Digging, digging

Kristen uses a Munsell colour chart to check soil colour
Kristen Mann uses a Munsell colour chart to check soil colour © PHM; photo by Irma Havlicek
On Wednesday, there was heavy rain, so work on site was cancelled. This meant Wednesday was this week’s day off, and those of the team who remain will have to work on Sunday.

The team has been excavating two test trenches for about a week now. Progress is slow because the archaeologists are being careful to document the process carefully, noting changes in soil colour and condition, stone and rock placement, etc, as they go slowly down, level by level.

In particular the extensive root systems in the soil are making work slow and difficult.

The roots cannot just be pulled out in case they are embedded in important structural fabric which may be dislodged or, worse, damaged or destroyed, if the roots are pulled up.

Roots in one of the test trenches
Roots in one of the test trenches; they have to be cut back bit by bit, and the soil around them trowelled away. It makes the work painfully slow. © PHM; photo by Irma Havlicek

The pressure is on, as there are now only a few days left in which we are able to excavate during this season. The last day when work on site is possible is next Tuesday, 27 November.

The following images provide a glimpse of the work done in the last few days.

Ivana Vetta consults with Professor Meg Miller about progress on test trench 2
Ivana Vetta consults with Professor Meg Miller about progress on test trench 2 © PHM; photo by Irma Havlicek
Kristen Mann consults with Dr Lesley Beaumont about progress on test trench 1
Kristen Mann consults with Dr Lesley Beaumont about progress on test trench 1 © PHM; photo by Irma Havlicek
The test trench 2 team hard at it
The test trench 2 team hard at it; from left, Ivana Vetta, Jane McMahon, Stephanie Sneddon, Hugh Thomas and Paul Donnelly © PHM; photo by Irma Havlicek
Work in test trench 1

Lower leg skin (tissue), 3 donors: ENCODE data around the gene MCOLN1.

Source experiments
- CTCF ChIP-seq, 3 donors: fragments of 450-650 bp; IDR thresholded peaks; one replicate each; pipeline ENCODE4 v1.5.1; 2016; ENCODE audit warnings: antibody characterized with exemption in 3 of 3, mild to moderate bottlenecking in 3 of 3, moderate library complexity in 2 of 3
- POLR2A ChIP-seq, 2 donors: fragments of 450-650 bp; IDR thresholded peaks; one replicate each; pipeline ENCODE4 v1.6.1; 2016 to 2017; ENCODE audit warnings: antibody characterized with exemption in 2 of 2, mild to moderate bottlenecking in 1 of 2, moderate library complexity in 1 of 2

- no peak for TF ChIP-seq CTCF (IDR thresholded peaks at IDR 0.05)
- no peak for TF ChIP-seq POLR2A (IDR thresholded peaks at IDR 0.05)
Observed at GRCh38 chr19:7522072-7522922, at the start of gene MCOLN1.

Work in test trench 1 ; Kristen Mann, trench supervisor, is working with gusto in the foreground © PHM; photo by Irma Havlicek
Ivana Vetta using a hand pick in test trench 2
Ivana Vetta using a hand pick in test trench 2 © PHM; photo by Irma Havlicek
Work in test trench 2 seen from above
Work in test trench 2 seen from above; from left, Stephanie Sneddon, Paul Donnelly, Hugh Thomas, Jane McMahon and Ivana Vetta © PHM; photo by Irma Havlicek
Work in test trench 1
Work in test trench 1 © PHM; photo by Irma Havlicek
Work in test trench 1
Work in test trench 1; from left, Steve Vassilakis, Archondia Thanos, Hannah Moore and Taryn Gooley. © PHM; photo by Irma Havlicek
Excavations in test trench 1
The test trench 1 team hard at it; from left, Archondia Thanos, Kristen Mann, Steve Vassilakis and Taryn Gooley © PHM; photo by Irma Havlicek
Paul Donnelly using a pick in test trench 2
Paul Donnelly using a pick in test trench 2 © PHM; photo by Irma Havlicek
Paul Donnelly and Hugh Thomas carrying a wheelbarrow down to the Zagora site
Paul Donnelly and Hugh Thomas carrying a wheelbarrow down to the Zagora site; these guys walked really fast, even carrying the wheelbarrow. And it was an amazing act of faith on Hugh’s part, as he couldn’t see where his feet were going. The blue items in the wheelbarrow are tarpaulins, used to cover the trenches at night or in the case of rain. © PHM; photo by Irma Havlicek
Walking to the Zagora site on Monday 19 November 2012; Paul Donnelly and Hugh Thomas are carrying a wheelbarrow for use on the site © PHM; pho...
Walking to the Zagora site on Monday 19 November 2012; Hugh Thomas carrying the wheelbarrow for use on the site; Stephanie Sneddon is now carrying the tarps. Others in the shot are, from left, Meg Miller, Paul Donnelly and Archondia Thanos © PHM; photo by Irma Havlicek
A page from the Munsell colour chart book on soil in test trench 1
A page from the Munsell colour chart book on soil in test trench 1 © PHM; photo by Irma Havlicek

More from the Dig Blog

Zagora dig blog
Jodi Cameron

What is Archaeological Flotation?

Flotation is one of the archaeobotanical sampling techniques used on site to investigate ancient plant remains. Flotation captures small finds including grains and seeds that would normally be missed during archaeological excavation.

Read More »

4 thoughts on “Digging, digging”

Leave a Comment